A savage and surgically precise critique of Japanese political practice
It shouldn't take the viewer long to work out that the fictional Osakan University hospital at the centre of Satsuo Yamamoto's outstanding film is Japan in microcosm: with its corrupt and self-serving elite and its distrust of democracy, meritocracy and change. The nation and its people are the cancer ridden bodies, still trusting the God like authority of their doctors.
The film opens with real footage of a 30cm scalpel incision on an old man's stomach. The flesh is peeled back to reveal a soup of guts and innards. It is clear that the director is not going to hide anything from us in the next 150 minutes.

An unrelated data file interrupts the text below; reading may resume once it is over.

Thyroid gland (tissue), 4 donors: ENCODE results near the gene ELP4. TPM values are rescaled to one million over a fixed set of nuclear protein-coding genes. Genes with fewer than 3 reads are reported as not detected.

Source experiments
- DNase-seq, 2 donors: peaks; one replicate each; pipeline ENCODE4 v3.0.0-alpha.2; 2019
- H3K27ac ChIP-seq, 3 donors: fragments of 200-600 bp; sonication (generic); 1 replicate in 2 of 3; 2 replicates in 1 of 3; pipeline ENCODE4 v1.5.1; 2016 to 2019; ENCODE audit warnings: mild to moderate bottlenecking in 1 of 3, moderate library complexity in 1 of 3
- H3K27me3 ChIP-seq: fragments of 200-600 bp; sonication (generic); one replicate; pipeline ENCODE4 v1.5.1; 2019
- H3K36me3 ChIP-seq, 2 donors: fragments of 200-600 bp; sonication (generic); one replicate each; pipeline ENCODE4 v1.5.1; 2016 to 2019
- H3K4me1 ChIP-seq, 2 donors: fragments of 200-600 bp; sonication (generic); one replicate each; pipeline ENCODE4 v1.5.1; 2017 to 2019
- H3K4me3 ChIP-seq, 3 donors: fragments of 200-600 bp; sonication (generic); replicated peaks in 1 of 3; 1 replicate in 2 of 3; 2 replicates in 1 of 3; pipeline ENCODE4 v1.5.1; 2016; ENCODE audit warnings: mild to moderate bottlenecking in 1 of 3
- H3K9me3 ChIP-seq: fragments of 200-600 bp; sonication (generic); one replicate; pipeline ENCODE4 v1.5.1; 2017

The fine ensemble cast ensures that the drama is real and the script keeps the compelling narrative to the fore. The film never feels didactic or preachy and only in the character of Dr Satomi (Takahiro Tamura) do we have any cypher of idealism.
Crisply shot and edited, the same source material was later used for an anodyne, apolitical and predictable TV drama.
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